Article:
The Importance of Family in Addiction Treatment

Patient Support

Substance use disorder (SUD) affects the entire family. When someone is battling SUD, they may feel alone in their struggle but they aren’t. SUD has a ripple effect that touches every life around it. And when a family can come together with the education and tools they need to support their loved one, recovery is possible. At Wellbridge, we understand the importance of family in addiction treatment and offer an integrated family program to help heal and empower everyone affected.

The Importance of Family in Addiction Treatment

The support of families and loved ones can make a world of difference when it comes to lasting SUD recovery. Family provides support by providing somewhere to turn when triggers or emotions feel overwhelming. They can be a source of comfort. And they can provide a driving “why” when they are questioning if sobriety is worth the work.

Understanding the Family Dynamic

We also understand that providing that support can be difficult when emotional pain has occurred due to SUD. Family dynamics around addiction can become complicated and healing must happen for valuable support to take place. That’s why we’ve integrated the family program into our treatment approach – with a focus on healing family dynamics and educating family members on how to best support a lasting recovery.

Our treatment program is individualized to each family’s specific situation in order to assist in supporting lasting change. With weekly individual, evidence-based family therapy sessions (conducted via telehealth or in-person with COVID precautions in place), family members are empowered to get involved, and stay involved, in the recovery process.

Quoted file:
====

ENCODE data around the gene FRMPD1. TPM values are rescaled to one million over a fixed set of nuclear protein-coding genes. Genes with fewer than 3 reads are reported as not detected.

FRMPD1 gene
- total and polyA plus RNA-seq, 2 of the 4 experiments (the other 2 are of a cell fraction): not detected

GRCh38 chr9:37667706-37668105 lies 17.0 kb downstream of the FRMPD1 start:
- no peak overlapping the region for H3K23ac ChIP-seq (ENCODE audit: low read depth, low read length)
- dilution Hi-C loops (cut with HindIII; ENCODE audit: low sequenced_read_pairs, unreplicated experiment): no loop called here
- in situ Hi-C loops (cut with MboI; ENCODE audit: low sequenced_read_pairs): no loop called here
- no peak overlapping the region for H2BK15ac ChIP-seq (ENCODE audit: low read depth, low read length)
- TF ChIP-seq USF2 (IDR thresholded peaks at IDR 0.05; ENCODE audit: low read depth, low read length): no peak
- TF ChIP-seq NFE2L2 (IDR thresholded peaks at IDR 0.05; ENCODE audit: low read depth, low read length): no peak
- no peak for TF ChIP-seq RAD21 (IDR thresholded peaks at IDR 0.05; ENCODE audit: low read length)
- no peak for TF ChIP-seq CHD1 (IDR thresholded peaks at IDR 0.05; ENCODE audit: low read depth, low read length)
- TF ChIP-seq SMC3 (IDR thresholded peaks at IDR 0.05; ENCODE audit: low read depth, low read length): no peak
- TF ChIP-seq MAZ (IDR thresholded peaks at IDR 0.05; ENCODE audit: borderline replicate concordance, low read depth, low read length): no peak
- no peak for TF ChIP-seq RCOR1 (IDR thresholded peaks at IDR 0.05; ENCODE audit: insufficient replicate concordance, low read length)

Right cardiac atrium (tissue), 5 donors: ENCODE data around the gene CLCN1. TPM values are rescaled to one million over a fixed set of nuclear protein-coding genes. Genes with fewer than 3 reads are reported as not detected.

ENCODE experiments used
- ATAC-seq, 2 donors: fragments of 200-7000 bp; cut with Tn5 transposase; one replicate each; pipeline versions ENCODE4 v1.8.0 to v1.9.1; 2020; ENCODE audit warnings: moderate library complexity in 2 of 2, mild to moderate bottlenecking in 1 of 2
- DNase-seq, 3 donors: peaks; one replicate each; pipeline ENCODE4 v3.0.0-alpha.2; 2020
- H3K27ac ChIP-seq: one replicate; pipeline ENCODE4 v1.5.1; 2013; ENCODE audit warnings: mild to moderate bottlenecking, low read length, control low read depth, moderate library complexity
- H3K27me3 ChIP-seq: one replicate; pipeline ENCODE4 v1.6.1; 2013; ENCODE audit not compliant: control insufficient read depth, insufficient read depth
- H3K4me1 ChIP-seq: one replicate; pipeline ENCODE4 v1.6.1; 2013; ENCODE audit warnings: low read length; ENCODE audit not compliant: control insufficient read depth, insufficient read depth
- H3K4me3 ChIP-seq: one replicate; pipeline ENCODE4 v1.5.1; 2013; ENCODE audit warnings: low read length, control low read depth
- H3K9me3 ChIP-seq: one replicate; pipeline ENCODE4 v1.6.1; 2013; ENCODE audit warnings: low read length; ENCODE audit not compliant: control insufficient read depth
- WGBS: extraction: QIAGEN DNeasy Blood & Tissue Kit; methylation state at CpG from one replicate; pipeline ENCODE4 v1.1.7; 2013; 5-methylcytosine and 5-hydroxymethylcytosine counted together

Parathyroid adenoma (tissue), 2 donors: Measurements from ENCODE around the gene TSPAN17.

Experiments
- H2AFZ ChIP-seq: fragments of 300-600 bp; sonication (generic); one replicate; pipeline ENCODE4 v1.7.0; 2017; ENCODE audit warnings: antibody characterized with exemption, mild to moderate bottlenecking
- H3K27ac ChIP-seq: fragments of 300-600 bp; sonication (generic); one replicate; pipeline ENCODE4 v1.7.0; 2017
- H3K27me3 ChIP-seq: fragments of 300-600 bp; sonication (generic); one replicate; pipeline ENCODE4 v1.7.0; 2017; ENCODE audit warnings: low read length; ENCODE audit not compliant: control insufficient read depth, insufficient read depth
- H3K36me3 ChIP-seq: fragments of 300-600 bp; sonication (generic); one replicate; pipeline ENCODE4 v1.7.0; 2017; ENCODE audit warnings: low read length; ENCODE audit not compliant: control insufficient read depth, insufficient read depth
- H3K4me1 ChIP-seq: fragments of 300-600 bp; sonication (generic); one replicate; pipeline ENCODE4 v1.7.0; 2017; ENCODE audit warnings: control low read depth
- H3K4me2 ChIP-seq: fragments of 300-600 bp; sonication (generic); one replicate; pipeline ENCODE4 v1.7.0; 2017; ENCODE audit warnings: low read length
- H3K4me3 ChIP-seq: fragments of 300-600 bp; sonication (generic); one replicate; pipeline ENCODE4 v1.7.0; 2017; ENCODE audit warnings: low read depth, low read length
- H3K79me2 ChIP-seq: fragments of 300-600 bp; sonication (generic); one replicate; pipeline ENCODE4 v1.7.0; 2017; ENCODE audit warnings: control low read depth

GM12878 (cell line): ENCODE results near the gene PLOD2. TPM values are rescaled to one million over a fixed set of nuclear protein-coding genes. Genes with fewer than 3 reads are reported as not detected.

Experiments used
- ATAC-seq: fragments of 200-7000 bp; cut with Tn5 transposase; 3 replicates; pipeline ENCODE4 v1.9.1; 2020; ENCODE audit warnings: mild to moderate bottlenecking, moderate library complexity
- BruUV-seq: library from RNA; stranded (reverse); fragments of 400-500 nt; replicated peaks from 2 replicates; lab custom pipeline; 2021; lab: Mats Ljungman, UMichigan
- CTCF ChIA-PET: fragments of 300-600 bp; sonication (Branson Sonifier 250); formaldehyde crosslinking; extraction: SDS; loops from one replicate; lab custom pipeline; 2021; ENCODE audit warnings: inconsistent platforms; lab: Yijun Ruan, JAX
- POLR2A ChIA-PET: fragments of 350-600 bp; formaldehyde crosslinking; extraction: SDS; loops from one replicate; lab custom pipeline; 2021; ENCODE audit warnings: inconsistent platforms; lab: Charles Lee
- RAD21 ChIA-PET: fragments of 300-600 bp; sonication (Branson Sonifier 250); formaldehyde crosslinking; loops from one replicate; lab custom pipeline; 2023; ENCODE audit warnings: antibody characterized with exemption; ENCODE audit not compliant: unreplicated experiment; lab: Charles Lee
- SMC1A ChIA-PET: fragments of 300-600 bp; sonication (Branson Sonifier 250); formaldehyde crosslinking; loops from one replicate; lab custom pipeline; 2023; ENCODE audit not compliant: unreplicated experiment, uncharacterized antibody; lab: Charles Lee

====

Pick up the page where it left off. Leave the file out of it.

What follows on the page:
Wellbridge’s Family Program: What to Expect

Some of the topics that families can expect to tackle in these weekly family therapy sessions are:

  • Learning concrete skills as a family to help support each other in your loved one’s recovery
  • Thinking about alcohol and drugs differently
  • How other issues such as mood, emotions, stress, and mental health relate to SUD
  • Helping one another change habits
  • Handling troubling situations and challenges together
  • Working together to identify and monitor relapse warning signs
  • Learning how to communicate more effectively in general, and in regards to SUD specifically
  • Having a better understanding of past events as a family to plan for the future

We know that dealing with SUD can be difficult for everyone involved – we’re here to help. To learn more about our inpatient treatment program and how family can get involved in the recovery process, contact us today.